Thursday

7th Jul 2022

MEPs urge binding targets to protect biodiversity

  • In Europe, about 25 percent of European animal species are currently threatened with extinction (Photo: Neil McIntosh)

MEPs have called on the European Commission to move away from voluntary commitments on biodiversity protection and to propose an "ambitious and inclusive" strategy for 2030 that sets legally binding targets for the EU and its member states.

The European Parliament on Thursday (16 January) voted to make the protection and restoration of species a top priority in the European Green Deal alongside climate change, since about 25 percent of European animal species are currently threatened with extinction.

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"The European Parliament has recognised that the time is now. If we are to avert the worst catastrophe, the European Commission and EU governments must act and make the EU a global leader," said Kevin Stairs, policy advisor at environmentalist NGO Greenpeace.

To do so, MEPs want the upcoming EU biodiversity strategy for 2030 to ensure that biodiversity is thought of in all EU policies and that at least 10 percent of the 2021-2027 long-term budget is used for the protection of ecosystems.

For the liberal MEP Pascal Canfin, who chairs the parliament's environment committee "the crucial points [of this strategy] should include better protection of natural ecosystems, reducing pesticide use in Europe and making the agriculture and the fishing sector sustainable".

In their resolution, the parliament also supported a conservation objective of at least 30 percent of natural areas and an objective of restoring at least 30 percent of degraded ecosystems, both globally and in the EU.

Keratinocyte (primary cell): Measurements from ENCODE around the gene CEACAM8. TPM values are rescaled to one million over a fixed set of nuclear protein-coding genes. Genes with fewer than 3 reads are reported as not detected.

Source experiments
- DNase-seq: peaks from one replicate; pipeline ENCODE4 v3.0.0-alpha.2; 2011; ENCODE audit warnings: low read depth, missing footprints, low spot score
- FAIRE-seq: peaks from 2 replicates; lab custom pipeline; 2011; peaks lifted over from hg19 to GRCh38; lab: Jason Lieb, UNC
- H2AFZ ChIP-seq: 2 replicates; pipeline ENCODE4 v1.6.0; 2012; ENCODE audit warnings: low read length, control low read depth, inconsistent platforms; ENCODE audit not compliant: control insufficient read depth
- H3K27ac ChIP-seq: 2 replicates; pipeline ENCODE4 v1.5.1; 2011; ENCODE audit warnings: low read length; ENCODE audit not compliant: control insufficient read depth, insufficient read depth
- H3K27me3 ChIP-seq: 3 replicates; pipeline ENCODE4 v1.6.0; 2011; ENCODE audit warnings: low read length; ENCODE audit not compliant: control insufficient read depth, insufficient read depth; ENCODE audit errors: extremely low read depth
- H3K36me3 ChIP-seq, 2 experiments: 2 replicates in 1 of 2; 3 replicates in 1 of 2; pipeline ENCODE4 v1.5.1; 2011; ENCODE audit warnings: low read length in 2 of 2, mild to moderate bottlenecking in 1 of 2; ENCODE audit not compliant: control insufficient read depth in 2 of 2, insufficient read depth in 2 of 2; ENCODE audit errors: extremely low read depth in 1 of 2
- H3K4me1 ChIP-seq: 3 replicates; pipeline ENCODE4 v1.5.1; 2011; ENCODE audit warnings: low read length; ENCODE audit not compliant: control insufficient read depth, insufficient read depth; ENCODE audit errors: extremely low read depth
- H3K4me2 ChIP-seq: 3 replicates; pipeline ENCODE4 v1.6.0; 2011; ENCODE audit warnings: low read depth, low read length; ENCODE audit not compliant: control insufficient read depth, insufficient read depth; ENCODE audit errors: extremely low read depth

In October, a delegation from the European Union will attend the upcoming UN convention on biological diversity, where a global biodiversity framework to 2030 will be agreed - as was the case for the Paris agreement on climate change.

"The collapse of ecosystems and the loss of biodiversity threatens our very existence on this planet. This is why we urgently need a new global agreement on how to protect the natural world," said Green MEP Ville Niinistö, who believed that concrete and measurable targets were needed in a legally binding global agreement.

"By bringing a strong EU 2030 Biodiversity Strategy to the table, the EU can truly lead the way in the discussions on the global biodiversity framework," said senior policy officer for biodiversity at WWF, another green NGO, Sabien Leemans, who believes that "a credible EU leadership at COP 15 hinges on coherent domestic action".

"The [EU] commission must now answer the call of both the parliament and European citizens when presenting the 2030 EU biodiversity strategy," he added.

The commission is expected to present the EU's biodiversity strategy 2030 at the end of February.

Last year, the UN Intergovernmental Panel on Biodiversity and Ecosystem Services (IPBES) published a global assessment report on biodiversity and ecosystems warning that 1m species were at risk of extinction - a record number in history.

Feature

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Legal action related to climate change is set to grow considerably in the next few years - especially after a largely-overlooked ruling over Christmas by a Dutch court forced the government to reduce its emission by 25 percent by 2020.

EU agency: 'Europe will not meet 2030 climate goals'

The European Environmental Agency's latest report predicts that Europe will not achieve its 2030 climate and energy targets "without urgent action during the next 10 years". As a result, the social systems of production and consumption must be transformed.

MEPs declare 'climate emergency' in Europe

The European Parliament approved declaring a "climate emergency", ahead of next week's UN climate conference in Madrid - and three weeks after Donald Trump confirmed the United States' withdrawal from the Paris Agreement.

Over 80% of Europe's habitats in poor or bad condition

A report from the European Environment Agency reveals the EU failed to meet the targets of its 2020 biodiversity strategy, with the vast majority of protected landscapes and species show notable deteriorating trends.

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